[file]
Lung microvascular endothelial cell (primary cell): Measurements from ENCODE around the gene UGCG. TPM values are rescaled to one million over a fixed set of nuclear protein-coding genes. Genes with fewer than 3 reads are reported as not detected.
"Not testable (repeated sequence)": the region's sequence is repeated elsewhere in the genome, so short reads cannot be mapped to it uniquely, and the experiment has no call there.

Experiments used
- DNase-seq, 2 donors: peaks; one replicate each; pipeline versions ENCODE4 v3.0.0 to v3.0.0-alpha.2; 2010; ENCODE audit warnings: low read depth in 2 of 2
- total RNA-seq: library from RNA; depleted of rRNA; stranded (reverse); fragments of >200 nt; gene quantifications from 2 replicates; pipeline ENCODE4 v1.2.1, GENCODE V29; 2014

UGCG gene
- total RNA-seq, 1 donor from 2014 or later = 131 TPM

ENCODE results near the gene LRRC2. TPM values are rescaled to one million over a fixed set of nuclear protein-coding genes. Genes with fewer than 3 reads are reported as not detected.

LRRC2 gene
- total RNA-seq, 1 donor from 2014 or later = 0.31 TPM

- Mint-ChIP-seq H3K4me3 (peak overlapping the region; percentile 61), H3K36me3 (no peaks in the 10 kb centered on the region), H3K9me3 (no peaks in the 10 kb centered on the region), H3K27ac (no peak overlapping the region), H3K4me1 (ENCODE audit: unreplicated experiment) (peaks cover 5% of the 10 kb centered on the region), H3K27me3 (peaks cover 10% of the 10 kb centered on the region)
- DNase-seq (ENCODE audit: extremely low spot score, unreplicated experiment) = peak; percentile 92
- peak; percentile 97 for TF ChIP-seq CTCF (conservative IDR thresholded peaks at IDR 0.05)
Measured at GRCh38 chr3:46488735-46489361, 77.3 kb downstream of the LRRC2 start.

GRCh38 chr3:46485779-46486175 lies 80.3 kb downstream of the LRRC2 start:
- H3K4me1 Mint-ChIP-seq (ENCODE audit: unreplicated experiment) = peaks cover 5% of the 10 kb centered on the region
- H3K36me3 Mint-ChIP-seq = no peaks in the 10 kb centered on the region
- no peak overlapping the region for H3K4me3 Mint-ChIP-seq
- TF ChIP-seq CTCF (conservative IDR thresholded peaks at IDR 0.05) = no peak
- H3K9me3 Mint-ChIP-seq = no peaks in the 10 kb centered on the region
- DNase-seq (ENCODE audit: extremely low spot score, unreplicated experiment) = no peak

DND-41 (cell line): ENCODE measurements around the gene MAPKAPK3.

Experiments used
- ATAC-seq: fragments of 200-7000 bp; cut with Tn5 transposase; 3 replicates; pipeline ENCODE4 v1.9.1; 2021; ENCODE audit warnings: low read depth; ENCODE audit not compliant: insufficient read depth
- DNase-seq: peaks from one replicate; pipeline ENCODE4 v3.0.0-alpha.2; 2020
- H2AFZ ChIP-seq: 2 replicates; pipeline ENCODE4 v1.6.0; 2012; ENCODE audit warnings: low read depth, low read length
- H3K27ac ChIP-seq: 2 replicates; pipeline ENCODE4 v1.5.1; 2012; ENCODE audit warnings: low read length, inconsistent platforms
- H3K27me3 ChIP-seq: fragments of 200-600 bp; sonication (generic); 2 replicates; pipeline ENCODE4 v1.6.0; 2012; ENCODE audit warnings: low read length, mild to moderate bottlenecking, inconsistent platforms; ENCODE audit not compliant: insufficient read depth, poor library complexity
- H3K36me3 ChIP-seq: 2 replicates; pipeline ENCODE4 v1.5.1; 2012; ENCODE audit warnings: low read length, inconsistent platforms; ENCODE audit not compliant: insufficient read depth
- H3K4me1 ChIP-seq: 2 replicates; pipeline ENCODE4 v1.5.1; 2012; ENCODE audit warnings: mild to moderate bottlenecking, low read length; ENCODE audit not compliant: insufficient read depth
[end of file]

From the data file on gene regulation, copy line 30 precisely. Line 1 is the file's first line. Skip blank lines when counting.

- H3K4me1 ChIP-seq: 2 replicates; pipeline ENCODE4 v1.5.1; 2012; ENCODE audit warnings: mild to moderate bottlenecking, low read length; ENCODE audit not compliant: insufficient read depth